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July 2007 Issue

Karen Marsh, Kyle Sliney (middle) and Andy La Barbera, PhD, were internationally recognized for the online multimedia education program they created for reproductive physiology.
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Online Multimedia Program Noted as One of World's Best

Published July 2007

The College of Medicine has won a major international award for its online multimedia education program in reproductive physiology.


The 64 modules, based on lectures given by obstetrics and gynecology's Andy La Barbera, PhD, took the $20,000 first prize in the Life Sciences Division of the 2007 Pirelli INTERNETional Award.


The award is sponsored by the Pirelli international industrial group and recognizes innovative multimedia science communication.


The learning modules, which have proven to be as effective as lectures, were produced by La Barbera, Karen Marsh, manager of the College of Medicine/Academic Information Technology and Libraries (AIT&L) Instructional Technology Center, and Kyle Sliney, multimedia designer and coordinator, in collaboration with co-op students from the digital design program at UC's College of Design, Architecture, Art, and Planning (DAAP).


"It came as a total surprise," says La Barbera, "because we hadn't planned to enter the competition.


"Contest officials found the animations on the Web, decided they would be eligible, and contacted us to ask if they could consider them as an entry.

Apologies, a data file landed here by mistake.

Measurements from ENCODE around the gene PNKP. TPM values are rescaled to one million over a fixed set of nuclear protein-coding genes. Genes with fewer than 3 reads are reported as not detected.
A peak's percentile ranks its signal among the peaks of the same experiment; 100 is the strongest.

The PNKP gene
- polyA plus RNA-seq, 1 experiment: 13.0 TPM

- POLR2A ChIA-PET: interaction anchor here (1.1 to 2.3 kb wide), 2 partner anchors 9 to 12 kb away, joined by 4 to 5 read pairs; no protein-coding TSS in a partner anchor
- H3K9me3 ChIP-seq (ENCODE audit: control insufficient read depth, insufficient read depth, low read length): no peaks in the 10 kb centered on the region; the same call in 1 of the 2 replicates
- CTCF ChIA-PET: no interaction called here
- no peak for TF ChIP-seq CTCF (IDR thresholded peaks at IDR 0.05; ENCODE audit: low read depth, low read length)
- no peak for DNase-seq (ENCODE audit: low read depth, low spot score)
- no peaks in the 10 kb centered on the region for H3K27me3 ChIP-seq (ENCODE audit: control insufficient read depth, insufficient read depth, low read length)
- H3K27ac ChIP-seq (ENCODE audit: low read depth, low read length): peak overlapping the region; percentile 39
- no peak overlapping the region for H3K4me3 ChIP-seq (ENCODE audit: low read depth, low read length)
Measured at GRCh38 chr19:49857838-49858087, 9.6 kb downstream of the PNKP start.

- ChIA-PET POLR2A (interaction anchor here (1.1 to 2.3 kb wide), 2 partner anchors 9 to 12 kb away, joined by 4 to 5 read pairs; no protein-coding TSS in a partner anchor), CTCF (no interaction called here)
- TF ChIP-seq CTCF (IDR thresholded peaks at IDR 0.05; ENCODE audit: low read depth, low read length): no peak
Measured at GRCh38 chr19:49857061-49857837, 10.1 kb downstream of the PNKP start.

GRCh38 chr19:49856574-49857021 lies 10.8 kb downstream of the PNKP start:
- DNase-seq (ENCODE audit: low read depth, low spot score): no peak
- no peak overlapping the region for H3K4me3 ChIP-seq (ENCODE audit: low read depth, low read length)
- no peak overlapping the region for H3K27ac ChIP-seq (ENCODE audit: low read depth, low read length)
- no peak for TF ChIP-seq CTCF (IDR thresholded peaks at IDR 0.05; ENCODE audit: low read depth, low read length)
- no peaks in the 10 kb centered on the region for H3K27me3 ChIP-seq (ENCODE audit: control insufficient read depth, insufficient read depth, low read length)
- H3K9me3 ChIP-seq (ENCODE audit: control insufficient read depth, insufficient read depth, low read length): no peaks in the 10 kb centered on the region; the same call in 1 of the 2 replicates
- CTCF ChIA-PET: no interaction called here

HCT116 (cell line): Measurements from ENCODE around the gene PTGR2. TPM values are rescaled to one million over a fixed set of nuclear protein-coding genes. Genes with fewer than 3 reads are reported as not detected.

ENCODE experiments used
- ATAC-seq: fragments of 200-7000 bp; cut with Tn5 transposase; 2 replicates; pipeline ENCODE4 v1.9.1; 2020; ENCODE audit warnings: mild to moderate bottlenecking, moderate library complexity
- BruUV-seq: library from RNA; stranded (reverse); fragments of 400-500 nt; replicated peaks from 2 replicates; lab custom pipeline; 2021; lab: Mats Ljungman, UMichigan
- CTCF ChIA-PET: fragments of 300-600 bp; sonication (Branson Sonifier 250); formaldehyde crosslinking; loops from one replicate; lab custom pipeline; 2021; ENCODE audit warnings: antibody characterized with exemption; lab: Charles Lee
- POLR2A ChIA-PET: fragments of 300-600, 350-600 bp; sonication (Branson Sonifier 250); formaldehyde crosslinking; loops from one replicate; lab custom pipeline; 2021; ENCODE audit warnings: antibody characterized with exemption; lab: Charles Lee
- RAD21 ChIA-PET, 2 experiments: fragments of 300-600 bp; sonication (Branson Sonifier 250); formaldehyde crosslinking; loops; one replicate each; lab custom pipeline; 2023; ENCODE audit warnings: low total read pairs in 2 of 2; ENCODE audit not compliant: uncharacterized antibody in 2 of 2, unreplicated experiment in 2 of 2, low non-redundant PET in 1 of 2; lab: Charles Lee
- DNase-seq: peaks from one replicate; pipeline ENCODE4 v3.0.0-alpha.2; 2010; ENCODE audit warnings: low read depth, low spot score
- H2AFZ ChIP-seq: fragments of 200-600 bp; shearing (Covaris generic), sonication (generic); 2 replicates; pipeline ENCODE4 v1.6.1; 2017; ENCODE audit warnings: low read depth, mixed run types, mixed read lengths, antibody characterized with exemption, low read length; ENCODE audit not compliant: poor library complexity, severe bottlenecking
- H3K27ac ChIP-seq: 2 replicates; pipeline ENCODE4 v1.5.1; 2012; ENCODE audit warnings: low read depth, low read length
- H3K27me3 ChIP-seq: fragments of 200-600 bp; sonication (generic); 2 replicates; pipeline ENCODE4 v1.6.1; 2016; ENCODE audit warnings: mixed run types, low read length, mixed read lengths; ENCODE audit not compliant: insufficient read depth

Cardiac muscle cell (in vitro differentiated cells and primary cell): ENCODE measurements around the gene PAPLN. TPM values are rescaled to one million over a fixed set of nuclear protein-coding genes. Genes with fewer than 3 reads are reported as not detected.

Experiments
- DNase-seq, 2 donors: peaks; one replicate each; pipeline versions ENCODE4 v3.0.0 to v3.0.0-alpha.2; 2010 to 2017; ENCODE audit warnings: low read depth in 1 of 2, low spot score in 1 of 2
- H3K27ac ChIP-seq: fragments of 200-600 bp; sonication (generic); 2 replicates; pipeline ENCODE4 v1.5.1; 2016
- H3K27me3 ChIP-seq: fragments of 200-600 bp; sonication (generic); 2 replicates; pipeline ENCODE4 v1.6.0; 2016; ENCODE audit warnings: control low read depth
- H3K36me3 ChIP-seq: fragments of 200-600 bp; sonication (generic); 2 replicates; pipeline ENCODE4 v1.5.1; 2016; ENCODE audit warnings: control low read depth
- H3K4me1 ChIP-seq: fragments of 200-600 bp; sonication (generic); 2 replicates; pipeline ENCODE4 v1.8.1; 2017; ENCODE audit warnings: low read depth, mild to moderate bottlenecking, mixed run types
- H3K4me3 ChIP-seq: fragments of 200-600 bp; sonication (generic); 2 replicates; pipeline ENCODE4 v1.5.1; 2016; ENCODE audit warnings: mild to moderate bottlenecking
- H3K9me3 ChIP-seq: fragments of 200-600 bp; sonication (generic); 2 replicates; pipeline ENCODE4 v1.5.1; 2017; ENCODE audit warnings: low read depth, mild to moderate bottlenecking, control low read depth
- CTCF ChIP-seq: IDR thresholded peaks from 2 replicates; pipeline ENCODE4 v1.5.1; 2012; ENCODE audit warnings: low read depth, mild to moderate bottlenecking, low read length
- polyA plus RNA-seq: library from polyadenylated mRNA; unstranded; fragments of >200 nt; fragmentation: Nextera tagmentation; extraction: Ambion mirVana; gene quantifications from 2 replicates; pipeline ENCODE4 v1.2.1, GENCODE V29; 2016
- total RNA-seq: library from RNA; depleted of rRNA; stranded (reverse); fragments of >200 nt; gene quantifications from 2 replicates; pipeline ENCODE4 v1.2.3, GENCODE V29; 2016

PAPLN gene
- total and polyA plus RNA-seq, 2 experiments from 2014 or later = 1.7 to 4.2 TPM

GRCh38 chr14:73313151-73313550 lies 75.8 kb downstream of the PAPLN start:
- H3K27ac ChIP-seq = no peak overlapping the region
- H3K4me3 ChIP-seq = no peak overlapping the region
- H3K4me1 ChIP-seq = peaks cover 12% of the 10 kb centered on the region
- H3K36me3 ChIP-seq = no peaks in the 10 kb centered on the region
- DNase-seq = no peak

"I see the award as validation of the concept that online, computer-based learning is an effective learning tool for many people" says La Barbera. "Our modules deal with a topic of interest to students and professionals all over the world who might have different learning styles.


"The thing that makes me feel best," La Barbera admits, "is that we beat out Harvard's animations on the life of a cell!"


Critical to the success of the project, La Barbera stressed, was the fact that the College of Medicine, through Marsh, could tap into student talent at DAAP.


"That's the only reason we could do this extensive project," he says. "Without access to the tremendous pool of DAAP students in digital design, it would have been prohibitive.


"It's another example of the value of collaboration between UC's different colleges."


In testing the modules, half the students in the course were allowed to skip lectures and work with the modules instead. Scores showed no difference in the two groups.


Consequently, Marsh says, the modules might eventually replace the lectures, which would in turn become discussion groups. The modules are currently undergoing peer review at both the Association of American Medical College's MedEdPORTAL and the HEAL National Digital Library.


"This honor puts our College of Medicine at the cutting edge of digital design in a burgeoning area," says Marsh, who with Sliney went to Rome May 11 to receive the award. "This office was developed to encourage exactly that, and we have seized the bull by the horns."


Early in the project, the first set of animations won the APGO/ Pfizer Women's Health Curri-culum Development Award of $15,000, and last year the Slice of Life Conference for Medical Multimedia Developers and Educators honored the digital design students who programmed the modules with its $1,000 Student Software Award.


The DAAP students involved were Brendan Bruce and Ryan Yearwood. Sliney was also a student when he began his work on the project. View the modules at 

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